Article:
Answered by Ustadh Sufyan Qufi
With respect to obsessive misgivings (waswasa), keep in mind that the default assumption of all acts of worship is soundness and validity.
What is the clear meaning of soundness and validity? Does it mean the act of doing it? For example, if I had najasa on hand and I washed my hands, so washing my hands come under soundness and validity? Or I make sure water reaches every corner of my hand?
And while washing filth on hands, the water splashes back on my forearms and the basin is that water which splashes impure?
In the name of Allah, Most Compassionate, Most Merciful,
I pray this finds you in the best of states.
The legal principle mentioning that “the default assumption of all acts of worship is soundness and validity” means that as long as there is no clear proof that an act of worship (such as prayer, wudu, or fast) is not invalid, then this act of worship is valid. This means that mere doubts about the invalidity of an act of worship are to be ignored.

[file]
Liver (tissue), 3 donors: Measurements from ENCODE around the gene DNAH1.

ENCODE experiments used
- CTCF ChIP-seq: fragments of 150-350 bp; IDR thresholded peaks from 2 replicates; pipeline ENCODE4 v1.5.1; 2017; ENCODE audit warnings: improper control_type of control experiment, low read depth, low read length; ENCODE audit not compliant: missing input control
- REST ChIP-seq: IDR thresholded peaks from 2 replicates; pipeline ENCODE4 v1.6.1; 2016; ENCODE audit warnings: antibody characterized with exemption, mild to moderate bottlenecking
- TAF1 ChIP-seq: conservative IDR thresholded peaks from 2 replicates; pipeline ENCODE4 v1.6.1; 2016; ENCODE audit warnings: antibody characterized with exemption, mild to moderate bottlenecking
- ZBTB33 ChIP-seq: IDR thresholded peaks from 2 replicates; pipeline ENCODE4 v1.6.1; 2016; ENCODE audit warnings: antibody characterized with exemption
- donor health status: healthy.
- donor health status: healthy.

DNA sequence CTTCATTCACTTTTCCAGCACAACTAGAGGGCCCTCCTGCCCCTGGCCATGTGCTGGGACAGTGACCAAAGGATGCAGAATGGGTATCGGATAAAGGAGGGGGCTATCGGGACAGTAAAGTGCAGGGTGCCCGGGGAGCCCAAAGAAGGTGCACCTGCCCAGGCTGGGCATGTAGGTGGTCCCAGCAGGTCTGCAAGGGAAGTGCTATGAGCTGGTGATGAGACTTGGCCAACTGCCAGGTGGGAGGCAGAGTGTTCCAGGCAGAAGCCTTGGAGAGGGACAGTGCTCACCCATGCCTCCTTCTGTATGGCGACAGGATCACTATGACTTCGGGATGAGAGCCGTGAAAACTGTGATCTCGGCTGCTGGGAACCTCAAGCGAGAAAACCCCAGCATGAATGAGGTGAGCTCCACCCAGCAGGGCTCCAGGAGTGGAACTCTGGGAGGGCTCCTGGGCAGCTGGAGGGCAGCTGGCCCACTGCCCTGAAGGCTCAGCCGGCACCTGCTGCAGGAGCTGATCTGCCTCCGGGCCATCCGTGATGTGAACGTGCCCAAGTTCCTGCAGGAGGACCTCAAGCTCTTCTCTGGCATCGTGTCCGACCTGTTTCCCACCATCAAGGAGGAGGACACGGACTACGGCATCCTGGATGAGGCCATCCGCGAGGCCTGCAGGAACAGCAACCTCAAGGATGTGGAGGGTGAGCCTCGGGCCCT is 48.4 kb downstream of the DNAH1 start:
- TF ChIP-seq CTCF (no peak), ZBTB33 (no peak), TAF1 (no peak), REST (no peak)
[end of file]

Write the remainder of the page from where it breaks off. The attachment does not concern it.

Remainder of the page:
Thus when you have washed a hand affected by filth, you can assume that the filth has been removed and that you should ignore any doubts about traces of filth remaining in your hand.
Water splashing over you while washing a filthy hand is deemed pure as long as no traces of filth (color, smell, or taste) appear into it because you are using running water. [Shurunbulali, Nur al-Idah]
You don’t have to smell or taste this water! Merely being confident that this water is free from the smell or the taste of this filth is enough to deem it pure. [Ibn Abidin, Radd al-Muhtar]
It is only in the case of still water that water becomes filthy by the mere presence of filth in it, regardless of the manifestation of its traces. [Shurunbulali, Nur al-Idah]
And Allah knows best.
[Ustadh] Sufyan Qufi
Checked and Approved by Shaykh Faraz Rabbani
Ustadh Sufyan Qufi is an advanced seeker of knowledge, originally from Algeria, who grew up in France. He began searching far and wide for answers to the fundamental questions of life and was disappointed at the answers he found. Then he connected with various traditional teachers and gradually connected with SeekersGuidance. He embarked on his journey of learning through the various teachers at SeekersGuidance, including his mentor Shaykh Faraz Rabbani. He studied numerous texts in Islamic Law, Theology, Hadith, and other areas with Shaykh Faraz Rabbani and other teachers, including Shaykh Abdurrahman al-Sha‘ar, Shaykh Ali Hani, and others. He is an active instructor at SeekersGuidance and answers questions through the SeekersGuidance Answers Service.